Google Nexus One sees T-Mobile price cut

A small segment of early adopters will see a $100 refund as Google and T-Mobile extend full discounts to more people.

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    Google CEO Eric Schmidt takes a photo of President Barack Obama with a Google Nexus One smart phone during the House Democratic Caucus retreat at the US Capitol on Thursday in Washington.
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As if the iPhone weren't enough of a lesson.

Here, ladies and gentlemen, is reason number 6,234 why being an early adopter isn't a good idea.

As we wrote earlier this month, the pricing structure for Google's first phone left us scratching our heads – new T-Mobile customers who signed up for a two-year contract got the otherwise-$529 phone at a subsidized $179. Current T-Mobile customers who were adding a data plan could upgrade their phones to the Nexus One for $279. But those who were upgrading to the Google phone with an existing data plan were initially charged an extra hundred bucks – $379.

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On Thursday, Google and T-Mobile rolled back that last caveat, announcing that all upgrade-eligible T-Mobile customers could take advantage of the deeper discount. Current eligibility rules are here. Google's statement follows:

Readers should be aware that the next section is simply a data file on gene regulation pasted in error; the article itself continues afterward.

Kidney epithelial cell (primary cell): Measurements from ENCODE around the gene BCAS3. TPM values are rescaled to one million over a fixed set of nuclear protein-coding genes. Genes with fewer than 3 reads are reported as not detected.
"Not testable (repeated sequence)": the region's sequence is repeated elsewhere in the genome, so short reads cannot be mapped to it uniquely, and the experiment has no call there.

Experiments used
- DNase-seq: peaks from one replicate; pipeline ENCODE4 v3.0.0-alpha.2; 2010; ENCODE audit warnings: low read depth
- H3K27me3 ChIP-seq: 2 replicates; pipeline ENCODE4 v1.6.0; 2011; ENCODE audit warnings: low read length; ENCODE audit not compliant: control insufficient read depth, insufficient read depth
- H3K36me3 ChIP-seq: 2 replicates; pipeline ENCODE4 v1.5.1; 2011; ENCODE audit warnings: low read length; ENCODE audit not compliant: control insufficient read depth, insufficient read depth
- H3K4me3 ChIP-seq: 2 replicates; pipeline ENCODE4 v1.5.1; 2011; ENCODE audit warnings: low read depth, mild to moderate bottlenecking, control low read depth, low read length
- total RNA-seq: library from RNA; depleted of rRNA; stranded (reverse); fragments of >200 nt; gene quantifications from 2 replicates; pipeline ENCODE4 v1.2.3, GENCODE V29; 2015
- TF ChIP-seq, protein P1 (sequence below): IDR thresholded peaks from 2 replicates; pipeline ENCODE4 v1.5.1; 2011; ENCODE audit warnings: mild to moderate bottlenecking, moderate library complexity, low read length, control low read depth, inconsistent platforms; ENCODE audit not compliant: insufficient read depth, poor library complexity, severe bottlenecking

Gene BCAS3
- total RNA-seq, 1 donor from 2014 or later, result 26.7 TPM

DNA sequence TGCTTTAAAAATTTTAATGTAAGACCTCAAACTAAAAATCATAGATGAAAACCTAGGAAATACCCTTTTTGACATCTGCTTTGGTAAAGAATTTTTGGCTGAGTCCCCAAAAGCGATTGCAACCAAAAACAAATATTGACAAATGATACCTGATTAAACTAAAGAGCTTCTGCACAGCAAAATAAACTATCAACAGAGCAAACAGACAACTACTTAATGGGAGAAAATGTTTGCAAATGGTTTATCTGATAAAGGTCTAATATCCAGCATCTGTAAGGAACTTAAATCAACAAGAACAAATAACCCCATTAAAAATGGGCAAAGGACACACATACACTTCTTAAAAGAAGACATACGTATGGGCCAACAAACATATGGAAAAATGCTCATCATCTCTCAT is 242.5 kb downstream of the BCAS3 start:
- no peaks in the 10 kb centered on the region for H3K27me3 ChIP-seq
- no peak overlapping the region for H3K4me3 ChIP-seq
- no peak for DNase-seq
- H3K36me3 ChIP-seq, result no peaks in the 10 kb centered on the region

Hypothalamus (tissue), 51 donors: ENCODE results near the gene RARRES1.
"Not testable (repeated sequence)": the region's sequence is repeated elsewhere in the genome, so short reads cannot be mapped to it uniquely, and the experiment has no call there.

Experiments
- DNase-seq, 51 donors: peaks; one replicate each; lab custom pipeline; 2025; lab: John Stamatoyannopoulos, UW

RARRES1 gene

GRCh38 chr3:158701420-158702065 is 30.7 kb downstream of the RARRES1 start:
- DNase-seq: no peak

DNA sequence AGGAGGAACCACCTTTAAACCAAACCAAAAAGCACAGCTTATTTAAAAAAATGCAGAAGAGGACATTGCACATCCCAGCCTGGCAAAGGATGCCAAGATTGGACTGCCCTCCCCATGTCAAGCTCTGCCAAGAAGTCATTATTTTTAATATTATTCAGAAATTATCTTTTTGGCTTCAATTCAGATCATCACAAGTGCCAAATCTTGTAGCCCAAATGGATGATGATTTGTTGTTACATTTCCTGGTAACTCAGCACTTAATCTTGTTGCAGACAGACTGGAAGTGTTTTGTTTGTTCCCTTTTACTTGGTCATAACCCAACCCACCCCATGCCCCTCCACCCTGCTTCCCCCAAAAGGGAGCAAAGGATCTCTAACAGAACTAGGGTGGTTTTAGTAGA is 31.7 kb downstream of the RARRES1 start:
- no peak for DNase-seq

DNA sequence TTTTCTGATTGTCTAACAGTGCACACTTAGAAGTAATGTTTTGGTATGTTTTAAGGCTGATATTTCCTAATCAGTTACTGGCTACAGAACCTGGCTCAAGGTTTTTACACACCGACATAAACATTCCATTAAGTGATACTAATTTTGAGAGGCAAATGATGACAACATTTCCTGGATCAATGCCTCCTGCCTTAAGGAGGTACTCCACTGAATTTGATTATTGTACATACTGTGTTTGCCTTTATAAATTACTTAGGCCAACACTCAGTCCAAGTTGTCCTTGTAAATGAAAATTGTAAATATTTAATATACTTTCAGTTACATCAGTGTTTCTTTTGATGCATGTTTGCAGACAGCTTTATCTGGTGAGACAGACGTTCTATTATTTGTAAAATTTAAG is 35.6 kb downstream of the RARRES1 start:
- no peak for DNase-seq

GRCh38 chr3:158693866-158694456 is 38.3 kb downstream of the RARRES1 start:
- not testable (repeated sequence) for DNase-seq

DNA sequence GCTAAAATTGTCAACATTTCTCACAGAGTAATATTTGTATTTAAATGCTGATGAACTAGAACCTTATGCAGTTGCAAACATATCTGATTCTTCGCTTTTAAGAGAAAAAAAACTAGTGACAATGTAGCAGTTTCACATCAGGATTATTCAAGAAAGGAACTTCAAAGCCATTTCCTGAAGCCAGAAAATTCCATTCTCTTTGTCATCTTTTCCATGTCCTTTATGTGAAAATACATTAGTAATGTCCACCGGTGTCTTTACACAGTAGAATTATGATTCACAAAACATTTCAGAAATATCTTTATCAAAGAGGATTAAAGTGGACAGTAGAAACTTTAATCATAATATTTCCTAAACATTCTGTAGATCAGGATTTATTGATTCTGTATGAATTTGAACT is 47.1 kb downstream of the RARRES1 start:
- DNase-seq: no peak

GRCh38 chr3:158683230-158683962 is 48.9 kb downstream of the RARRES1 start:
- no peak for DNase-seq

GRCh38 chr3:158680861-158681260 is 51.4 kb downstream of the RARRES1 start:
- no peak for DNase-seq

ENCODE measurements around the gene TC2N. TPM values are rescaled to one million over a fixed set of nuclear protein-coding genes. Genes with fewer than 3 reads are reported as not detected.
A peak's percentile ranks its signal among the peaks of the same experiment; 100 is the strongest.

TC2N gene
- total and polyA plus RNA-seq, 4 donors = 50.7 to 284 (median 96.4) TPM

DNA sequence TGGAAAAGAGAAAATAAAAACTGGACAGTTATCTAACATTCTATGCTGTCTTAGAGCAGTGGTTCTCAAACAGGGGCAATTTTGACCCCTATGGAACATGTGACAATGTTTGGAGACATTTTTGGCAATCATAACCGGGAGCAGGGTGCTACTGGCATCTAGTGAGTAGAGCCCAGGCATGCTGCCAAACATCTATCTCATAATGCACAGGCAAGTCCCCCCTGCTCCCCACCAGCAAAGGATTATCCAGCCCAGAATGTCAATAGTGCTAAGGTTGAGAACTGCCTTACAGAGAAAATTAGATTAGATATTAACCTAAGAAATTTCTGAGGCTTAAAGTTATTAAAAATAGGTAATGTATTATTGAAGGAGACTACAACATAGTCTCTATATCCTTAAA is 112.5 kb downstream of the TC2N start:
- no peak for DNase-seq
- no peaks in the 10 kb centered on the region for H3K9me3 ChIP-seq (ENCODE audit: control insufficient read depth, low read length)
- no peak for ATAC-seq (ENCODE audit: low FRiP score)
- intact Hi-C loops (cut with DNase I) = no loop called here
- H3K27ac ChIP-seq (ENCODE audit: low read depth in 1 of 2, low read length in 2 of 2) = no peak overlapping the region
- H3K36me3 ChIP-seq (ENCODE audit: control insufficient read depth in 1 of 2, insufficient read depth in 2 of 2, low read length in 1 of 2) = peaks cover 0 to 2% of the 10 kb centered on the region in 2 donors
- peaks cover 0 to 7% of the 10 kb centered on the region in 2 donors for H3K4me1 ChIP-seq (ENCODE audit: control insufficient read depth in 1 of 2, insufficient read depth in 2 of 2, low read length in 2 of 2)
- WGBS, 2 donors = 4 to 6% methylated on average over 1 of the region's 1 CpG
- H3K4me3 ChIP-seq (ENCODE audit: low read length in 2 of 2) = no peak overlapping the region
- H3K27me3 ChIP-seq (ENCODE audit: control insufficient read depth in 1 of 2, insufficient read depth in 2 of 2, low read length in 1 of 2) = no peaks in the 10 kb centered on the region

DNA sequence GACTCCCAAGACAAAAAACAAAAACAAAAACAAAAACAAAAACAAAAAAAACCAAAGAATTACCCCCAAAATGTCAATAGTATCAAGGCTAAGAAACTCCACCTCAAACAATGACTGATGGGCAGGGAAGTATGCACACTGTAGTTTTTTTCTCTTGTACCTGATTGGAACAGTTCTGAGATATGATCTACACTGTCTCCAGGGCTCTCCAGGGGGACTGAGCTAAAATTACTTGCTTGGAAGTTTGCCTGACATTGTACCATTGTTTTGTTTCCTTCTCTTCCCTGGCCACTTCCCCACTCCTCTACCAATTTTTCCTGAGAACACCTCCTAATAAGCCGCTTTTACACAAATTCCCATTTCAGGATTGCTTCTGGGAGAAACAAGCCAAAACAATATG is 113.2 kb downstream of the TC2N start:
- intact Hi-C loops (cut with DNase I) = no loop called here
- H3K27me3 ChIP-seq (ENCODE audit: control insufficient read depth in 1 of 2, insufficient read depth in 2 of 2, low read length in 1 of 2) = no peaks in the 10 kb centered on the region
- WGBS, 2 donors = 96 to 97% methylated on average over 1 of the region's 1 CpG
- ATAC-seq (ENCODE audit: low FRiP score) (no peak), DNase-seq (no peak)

Previously there were two price points for those fully eligible for T-Mobile upgrades. Those without data plans were paying $279 for the Nexus One, and those with data plans were being charged $379. We worked with T-Mobile and are now able to offer the higher upgrade discount to all existing fully eligible T-Mobile subscribers. This price is now $279. Refunds will be granted to all eligible subscribers who previously purchased the Nexus One at $379. This doesn't affect any eligible customers who bought the phone for $279.

This sort of do-over is nothing new. Many no-doubt remember the step back Apple took when it reduced the price of the first iPhone after what some said was too quick an interval. It ended up doing exactly as Google has – backpedaling and issuing some customers a $100 mea culpa. The same kind of outrage cropped up when Apple announced upgrade pricing for the iPhone 3GS. Some called the scheme, which charged some current iPhone owners as much as $699 to upgrade, "100 percent ridiculous."

But could Google's back-down be based on something more than a few grumpy customers? The Nexus One, riding a long line of positive buzz – from leaks to first impressions and a raft of positive reviews – saw things turn sour last week. Turns out, its revolutionary sales model and new business weren't impressing customers frustrated with trying to get support. Pair that with wet-blanket Nexus One sales figures and the positive buzz Verizon is seeing for dropping the price of some of its unlimited voice and data plans, and it's not hard to imagine Google scrambling.

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